Sometime in 8th grade I went to the store with my mom and my youngest sister, AJ. I remember people watching the three of us walking through the store with quizzical looks. They would look first at my mom, then to me, then to AJ, then back to me. Finally, as we made our way through the checkout, the cashier looked at me and said “Your daughter is so cute,” then back to my mother and finished “You are a lucky grandma!” I stared, my 14-year-old self feeling completely embarrassed and horrified, as my mom calmly answered, “Actually, I’m the mom. They are both mine.”
It wasn’t the last time we would get comments like this, and when people were really feeling nosey, they would add comments like “Oh. Second marriage?” My mom, always collected, would respond with a smile and explain that we were in fact from the same mother and father. People always looked confused. In their defense, they were missing some pieces.
I’m the oldest of five children. I have two brothers, G (who is a year and a half younger than me) and M (five years younger); and two sisters, MJ (eleven years younger) and AJ (thirteen years younger). Even when my whole family is together people look really confused. In some ways I understand their confusion. Big families are something of an oddity nowadays. I use this word loosely — we are big compared to many mainstream families, but I know plenty of larger famillies.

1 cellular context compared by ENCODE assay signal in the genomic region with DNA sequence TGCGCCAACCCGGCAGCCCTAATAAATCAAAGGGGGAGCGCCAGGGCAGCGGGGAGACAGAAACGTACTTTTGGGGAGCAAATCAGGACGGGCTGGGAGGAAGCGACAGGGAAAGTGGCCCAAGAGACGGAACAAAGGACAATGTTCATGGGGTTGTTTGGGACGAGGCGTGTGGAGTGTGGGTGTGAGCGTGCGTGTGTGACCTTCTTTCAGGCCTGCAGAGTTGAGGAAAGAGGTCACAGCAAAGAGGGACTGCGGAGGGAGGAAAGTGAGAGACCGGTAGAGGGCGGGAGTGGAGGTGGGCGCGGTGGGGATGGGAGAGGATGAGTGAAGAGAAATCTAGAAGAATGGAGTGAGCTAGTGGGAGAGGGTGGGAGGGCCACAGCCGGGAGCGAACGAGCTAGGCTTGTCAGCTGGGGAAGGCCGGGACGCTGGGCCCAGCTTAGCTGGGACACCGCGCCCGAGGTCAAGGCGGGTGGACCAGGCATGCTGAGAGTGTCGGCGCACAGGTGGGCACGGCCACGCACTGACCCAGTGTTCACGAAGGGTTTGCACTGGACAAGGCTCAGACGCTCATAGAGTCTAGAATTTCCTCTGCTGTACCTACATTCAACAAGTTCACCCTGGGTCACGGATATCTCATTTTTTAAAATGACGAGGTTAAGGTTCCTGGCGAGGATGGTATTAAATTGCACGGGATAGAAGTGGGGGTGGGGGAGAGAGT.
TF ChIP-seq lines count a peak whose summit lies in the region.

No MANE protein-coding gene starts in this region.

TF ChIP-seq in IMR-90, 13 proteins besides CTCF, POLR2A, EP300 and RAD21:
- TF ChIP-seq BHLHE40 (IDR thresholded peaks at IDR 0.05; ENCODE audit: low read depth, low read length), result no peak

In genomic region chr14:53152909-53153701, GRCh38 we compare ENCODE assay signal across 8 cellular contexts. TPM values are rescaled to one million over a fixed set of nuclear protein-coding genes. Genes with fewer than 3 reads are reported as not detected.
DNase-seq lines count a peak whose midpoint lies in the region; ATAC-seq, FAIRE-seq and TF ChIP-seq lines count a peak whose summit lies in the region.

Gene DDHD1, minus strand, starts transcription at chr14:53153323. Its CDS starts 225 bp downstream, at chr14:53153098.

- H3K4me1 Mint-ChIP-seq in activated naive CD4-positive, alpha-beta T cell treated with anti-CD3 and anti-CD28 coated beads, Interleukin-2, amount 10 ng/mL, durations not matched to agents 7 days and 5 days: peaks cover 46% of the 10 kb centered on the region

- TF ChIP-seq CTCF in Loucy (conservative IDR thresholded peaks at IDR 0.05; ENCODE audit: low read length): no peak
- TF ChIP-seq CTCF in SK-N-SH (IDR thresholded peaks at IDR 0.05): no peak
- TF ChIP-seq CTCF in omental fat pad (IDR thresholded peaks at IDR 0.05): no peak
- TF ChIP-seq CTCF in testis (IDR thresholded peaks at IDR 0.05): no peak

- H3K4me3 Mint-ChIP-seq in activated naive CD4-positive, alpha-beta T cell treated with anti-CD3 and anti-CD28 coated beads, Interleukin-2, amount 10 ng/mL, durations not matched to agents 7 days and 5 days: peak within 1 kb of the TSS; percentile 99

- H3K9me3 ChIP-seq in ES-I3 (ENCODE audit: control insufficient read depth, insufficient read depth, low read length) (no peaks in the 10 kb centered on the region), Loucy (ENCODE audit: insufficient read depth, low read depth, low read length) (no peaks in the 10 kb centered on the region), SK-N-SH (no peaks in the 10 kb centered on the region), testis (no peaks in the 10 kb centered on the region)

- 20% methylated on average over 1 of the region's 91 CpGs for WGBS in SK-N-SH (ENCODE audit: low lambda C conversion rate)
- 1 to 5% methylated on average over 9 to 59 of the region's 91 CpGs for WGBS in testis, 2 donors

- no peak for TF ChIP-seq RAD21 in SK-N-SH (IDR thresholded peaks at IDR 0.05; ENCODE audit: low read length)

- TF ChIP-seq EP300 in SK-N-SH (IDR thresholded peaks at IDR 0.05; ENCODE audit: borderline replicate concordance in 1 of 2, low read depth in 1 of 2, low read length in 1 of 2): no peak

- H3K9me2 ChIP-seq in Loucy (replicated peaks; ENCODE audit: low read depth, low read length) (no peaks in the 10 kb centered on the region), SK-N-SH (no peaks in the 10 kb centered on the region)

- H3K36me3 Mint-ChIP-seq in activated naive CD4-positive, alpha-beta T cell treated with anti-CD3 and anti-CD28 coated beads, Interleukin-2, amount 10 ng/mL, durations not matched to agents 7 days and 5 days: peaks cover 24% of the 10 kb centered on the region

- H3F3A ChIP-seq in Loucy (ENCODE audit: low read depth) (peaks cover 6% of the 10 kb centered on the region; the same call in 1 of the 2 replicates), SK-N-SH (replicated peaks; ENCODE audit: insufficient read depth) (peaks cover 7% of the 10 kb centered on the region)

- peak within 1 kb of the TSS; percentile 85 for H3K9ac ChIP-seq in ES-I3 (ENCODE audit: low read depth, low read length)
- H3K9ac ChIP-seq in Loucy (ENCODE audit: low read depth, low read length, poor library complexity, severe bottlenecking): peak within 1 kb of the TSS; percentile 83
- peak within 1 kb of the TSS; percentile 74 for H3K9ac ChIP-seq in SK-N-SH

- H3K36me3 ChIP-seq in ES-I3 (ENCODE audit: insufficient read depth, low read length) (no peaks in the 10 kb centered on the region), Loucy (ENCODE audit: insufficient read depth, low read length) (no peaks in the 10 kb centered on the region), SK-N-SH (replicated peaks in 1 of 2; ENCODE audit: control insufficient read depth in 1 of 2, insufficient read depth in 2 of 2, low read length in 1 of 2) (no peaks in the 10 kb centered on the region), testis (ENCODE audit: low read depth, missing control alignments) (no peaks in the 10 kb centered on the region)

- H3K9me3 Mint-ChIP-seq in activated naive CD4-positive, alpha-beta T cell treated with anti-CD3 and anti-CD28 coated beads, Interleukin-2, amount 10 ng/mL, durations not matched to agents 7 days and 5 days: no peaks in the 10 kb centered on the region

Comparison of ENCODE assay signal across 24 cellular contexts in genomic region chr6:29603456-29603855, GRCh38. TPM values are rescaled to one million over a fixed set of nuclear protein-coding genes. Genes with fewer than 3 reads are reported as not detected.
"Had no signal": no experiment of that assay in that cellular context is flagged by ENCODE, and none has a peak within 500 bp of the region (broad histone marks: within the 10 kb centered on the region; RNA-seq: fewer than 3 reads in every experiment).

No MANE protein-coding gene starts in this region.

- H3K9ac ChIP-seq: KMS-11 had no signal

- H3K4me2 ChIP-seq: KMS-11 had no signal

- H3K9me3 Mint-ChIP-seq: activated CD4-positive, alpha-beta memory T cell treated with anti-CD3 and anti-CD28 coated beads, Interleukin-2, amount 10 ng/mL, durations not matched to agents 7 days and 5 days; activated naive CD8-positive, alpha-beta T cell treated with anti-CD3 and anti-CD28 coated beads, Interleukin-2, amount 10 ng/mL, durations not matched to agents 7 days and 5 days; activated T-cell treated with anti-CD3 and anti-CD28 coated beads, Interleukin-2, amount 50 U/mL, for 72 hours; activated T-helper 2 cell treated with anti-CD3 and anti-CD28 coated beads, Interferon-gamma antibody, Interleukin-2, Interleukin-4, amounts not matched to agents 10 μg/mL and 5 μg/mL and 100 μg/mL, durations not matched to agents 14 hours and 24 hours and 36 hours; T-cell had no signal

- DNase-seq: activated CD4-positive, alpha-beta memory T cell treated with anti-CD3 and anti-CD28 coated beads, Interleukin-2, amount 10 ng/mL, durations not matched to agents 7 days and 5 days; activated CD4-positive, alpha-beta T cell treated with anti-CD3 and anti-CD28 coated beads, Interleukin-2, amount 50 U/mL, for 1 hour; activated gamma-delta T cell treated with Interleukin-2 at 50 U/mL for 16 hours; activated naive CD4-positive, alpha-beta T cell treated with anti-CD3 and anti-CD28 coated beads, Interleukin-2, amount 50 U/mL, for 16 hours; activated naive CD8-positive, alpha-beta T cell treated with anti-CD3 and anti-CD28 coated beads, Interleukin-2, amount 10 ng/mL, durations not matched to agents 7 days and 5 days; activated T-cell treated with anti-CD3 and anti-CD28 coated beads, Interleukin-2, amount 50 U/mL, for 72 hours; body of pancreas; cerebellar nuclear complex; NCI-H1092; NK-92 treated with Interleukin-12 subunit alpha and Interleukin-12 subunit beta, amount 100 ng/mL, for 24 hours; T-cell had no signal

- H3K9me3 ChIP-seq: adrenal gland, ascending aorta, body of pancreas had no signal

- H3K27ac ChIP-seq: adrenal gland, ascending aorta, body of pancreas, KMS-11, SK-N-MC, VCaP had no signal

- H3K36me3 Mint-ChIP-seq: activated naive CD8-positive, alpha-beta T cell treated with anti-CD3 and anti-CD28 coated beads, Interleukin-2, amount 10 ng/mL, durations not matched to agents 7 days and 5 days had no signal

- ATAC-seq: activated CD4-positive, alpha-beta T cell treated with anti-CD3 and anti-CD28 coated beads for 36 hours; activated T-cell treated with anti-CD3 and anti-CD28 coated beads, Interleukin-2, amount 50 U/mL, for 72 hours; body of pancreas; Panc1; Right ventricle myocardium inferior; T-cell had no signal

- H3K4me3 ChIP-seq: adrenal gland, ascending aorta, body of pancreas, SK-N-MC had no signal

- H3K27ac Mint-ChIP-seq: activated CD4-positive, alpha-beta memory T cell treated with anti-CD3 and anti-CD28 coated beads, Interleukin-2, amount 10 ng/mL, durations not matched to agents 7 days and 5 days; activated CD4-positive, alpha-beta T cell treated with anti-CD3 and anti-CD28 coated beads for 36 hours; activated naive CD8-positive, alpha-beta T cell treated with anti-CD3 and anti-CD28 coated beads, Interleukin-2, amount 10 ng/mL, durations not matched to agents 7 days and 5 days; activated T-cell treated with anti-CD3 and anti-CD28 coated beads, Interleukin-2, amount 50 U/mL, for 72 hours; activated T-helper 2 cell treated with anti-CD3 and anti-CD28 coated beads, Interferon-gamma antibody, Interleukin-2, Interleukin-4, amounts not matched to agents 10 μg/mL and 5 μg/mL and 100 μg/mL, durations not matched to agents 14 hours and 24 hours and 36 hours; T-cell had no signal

I used to be really annoyed that I was the oldest of so many. It meant having to sacrifice Friday nights to babysit my younger sisters. It meant having to plan family vacations around the expectations of a five-year-old rather than an eighteen-year-old. When we all went to Disney World in my junior year of high school we spent a lot of time waiting in line for the teacups or to meet the princesses when all I really wanted to do was go on Tower of Terror. I always felt like I was last on the priority list.
Now, however, I realize the value of my experience. In April I gave birth to my first child, a boy named Nathan Malcolm. I then understood what a great opportunity my childhood had been. Taking care of my son seemed like second nature. I knew exactly how to bathe him. I knew how often to feed him. I knew how to dress him, when to start feeding him solid food, when he should start smiling, even how to get him to fart when I knew he had a stomach ache.
I didn’t worry when he got fussy, I just tried one thing at a time to calm him down. First a diaper change, then a bath, a walk, a song, a feeding. I realized that even though he was my first child, I was by no means a first time mom. It didn’t register right away how quickly I had fallen into my new momma role. It wasn’t until my husband expressed how difficult the transition had been for him. I told him that I thought it had been quite easy and he said “but you’ve had so much practice!” He was right. I wasn’t really new at it.
Even more wonderful is the fact that M, MJ, and AJ are now 17, 11, and 9 respectively and have been a huge help with Nathan. I love that my sisters now have the same chance that I had to be around a much younger child, to learn the way I did. Even more, I love the fact that M loves to show my son off to all of his friends and, even better, that his friends make a point to come visit Nathan.
Being a sister has most certainly prepared me to be a better mother. And the best part? Now I get to be both!
Comments on No, that’s not my daughter: how being a sister prepared me for motherhood